6. Welcome, Lucy! We look forward to what else you learn tomorrow at your appointment and the options for proceeding. I’m afraid I do not understand what complications methotrexate present in this case, except that you are dealing with an autoimmune disease that could affect treatment decisions. Please let us know what you learn and what next steps you are considering. Best wishes and hoping you start out with a Happy New Year! cynthia
  7. Andre, What was the diagnosis of the cancer in each of those lungs that the entire lobe was/will be removed? Why are they calling the lower left issue a second primary lung cancer? We’re they different, I.e. NSCLC, SCLC, adenocarcinoma, squamous cell? Was the upper right lobe collapsed as a result of a needle biopsy? They were unable to reinflate it by inserting a chest tube? Lobectomy was not the intention of the first procedure, correct? Please provide a little more information about the cancer diagnoses. cynthia
  8. I have to agree. You are asking people who have been through this. They would be unable to biopsy a nodule that small. Usually it has to be at least 10mm (1cm) and accessible. A 2-3mm nodule is also below the resolution of PET, so you would not learn anything. Your insurance probably would not approve it and you have already had enough radiation. Tom’s article about nodules should reassure you that most people have them from residual respiratory illness and many have more than one. We totally understand a person’s anxiety when anything irregular shows on imaging or medical tests. But the consensus here is that you can relax about it for at least a year and if it hasn’t changed at all in 12 months, it shouldn’t’ concern you. It sounds like you are paying attention to your lung health, but excessive worrying can cause illness too. Happy New Year and thanks for turning to us with your concerns. Cynthia
  9. Hi, Donna, Your mom has a lot going on. I hope the endoscopy goes well and whatever they find can be treated to restore her appetite and make her feel better. I assume your next step would be to meet with an oncologist, thoracic surgeon or the pulmonologist about the scan results and how to proceed. It sounds like she is more open to the process now that she is not so far away and alone. My input would be that ultimately, the treatment decisions are hers. The back pain could be related to what is going on in her lungs. Often that is one of the early symptoms of lung cancer. Depending on the position of the lung masses, even a needle biopsy is invasive. I am also sorry to say that the involvement of 3 of her 5 lobes, both on the right and left, does not sound too encouraging. She may only be a candidate for systemic treatment like a chemotherapy/immunotherapy combination. I cannot say based on what you have shared, but you will be presented with the options by the medical professionals. Do not be dismayed if one of those options includes considering that she is 87 years old, weighs 85 pounds, has other medical issues and what they call her “performance” status may influence their recommendations. Again, the decisions are ultimately hers based on the information the doctors provide. And as a daughter and son, I’m sure you do not want to put her through a treatment that could make her feel worse. Her comfort and desires should guide you. Listen to the doctors, not what sounds like my (a stranger’s) opinion. cynthia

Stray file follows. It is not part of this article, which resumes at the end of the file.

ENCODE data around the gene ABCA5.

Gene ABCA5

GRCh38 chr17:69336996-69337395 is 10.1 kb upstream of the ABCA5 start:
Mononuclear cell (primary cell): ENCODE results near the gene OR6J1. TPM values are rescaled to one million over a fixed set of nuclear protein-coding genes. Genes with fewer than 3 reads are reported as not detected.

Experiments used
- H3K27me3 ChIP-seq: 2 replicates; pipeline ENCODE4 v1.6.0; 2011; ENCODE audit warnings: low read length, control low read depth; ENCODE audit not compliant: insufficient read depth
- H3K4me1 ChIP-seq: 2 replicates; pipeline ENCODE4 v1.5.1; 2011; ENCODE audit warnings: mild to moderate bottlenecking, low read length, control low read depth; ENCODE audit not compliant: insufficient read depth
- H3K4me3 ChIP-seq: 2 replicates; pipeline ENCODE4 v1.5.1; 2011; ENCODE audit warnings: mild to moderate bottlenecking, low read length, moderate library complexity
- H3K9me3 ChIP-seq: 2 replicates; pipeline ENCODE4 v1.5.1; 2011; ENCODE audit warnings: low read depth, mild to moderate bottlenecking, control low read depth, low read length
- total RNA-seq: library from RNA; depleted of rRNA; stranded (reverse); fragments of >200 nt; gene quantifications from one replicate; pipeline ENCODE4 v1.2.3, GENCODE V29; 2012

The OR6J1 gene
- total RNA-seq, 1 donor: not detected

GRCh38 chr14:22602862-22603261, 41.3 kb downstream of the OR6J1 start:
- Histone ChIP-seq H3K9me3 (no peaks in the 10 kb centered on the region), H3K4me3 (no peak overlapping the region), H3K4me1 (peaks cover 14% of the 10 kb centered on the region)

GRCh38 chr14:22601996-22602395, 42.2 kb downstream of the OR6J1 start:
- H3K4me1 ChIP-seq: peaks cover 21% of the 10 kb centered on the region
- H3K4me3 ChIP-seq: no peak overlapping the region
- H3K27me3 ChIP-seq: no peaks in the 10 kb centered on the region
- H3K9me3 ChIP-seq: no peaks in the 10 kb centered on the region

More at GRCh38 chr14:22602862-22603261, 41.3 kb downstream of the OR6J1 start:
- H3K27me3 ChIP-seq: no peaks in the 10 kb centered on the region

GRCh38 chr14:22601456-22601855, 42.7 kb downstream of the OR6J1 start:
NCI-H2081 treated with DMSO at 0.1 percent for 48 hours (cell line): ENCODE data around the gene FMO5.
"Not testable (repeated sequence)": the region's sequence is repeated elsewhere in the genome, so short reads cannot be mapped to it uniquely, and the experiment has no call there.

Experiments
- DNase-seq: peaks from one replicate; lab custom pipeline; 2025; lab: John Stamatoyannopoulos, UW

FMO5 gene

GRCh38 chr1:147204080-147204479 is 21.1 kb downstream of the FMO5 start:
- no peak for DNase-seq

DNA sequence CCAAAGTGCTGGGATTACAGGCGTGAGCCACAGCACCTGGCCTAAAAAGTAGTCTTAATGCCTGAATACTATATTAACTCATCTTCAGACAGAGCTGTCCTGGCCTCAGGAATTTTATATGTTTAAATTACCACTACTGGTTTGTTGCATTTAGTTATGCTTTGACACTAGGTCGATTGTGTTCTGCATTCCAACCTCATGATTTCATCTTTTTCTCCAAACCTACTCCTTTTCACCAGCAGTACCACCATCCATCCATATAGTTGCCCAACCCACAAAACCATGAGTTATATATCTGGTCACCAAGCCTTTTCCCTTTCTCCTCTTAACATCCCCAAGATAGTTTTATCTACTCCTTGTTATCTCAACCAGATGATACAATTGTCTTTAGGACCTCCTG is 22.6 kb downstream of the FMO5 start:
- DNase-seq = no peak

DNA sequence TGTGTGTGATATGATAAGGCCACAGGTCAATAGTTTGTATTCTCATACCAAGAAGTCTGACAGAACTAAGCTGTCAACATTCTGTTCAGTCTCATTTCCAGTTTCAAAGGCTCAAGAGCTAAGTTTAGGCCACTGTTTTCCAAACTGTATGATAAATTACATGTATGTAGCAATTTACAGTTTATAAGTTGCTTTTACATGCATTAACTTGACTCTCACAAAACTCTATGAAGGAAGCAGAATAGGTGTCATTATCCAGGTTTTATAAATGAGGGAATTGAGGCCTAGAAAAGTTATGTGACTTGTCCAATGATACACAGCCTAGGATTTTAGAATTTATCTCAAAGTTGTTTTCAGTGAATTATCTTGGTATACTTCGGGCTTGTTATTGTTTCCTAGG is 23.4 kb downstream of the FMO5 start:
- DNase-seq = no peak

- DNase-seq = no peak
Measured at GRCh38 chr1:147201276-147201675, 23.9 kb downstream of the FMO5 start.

10. Tom, The results are encouraging. I bet you’re having a much more relaxing evening! Did the doctor treat you for infection? I understand this has been an experience you’d rather forget about, but don’t completely ignore those symptoms of cough, shortness of breath, blood in mucus and pain. Most of us never had any symptoms, which is why lung cancer is found at such late stages. Do follow up with a pulmonologist; he or she may want to evaluate the hyperinflation and do some pulmonary function tests or give you some breathing exercises or an inhaler or whatever it is they do to care for your generallung health. If that 5 mm nodule was a calcification or scar tissue from a long ago illness, they still may recommend you have it checked for size or any new ones in 6 months or a year. (?) Don’t freak out if they do; it’s good practice to follow up and make sure it’s still 5mm, less or gone and there is nothing new. Lung cancer isn’t just a smoker’s disease. If you have lungs you can get lung cancer. Best wishes. Cindy
  11. Tom, You made it through the CT scan waiting anxiety. You can make it through the ct scan results waiting anxiety now! When will you find out? You never really get used to a different radiologist reading every image, having their own way of reporting and terminology that isn’t always standard. I don’t even know what a “poll” is! Density, nodule, nodular, opacity, consolidation, infiltrate...just when you think you understand something, somebody throws in a new term. If there is a solid nodule visible on the ct scan, they will probably give a measurement in mm (which is small). Many people have benign nodules. Now I sound like I’m contradicting what I was just going to say. In my experience (and I have to assume that in at least MOST others’), a doctoris not going to tell you something just to “alleviate your anxiety”. Believe me, it might sound more comforting,but you don’t want that. You want to know clearly, concisely and with no question unanswered, the truth about your health. Will be waiting to hear your results. Cindy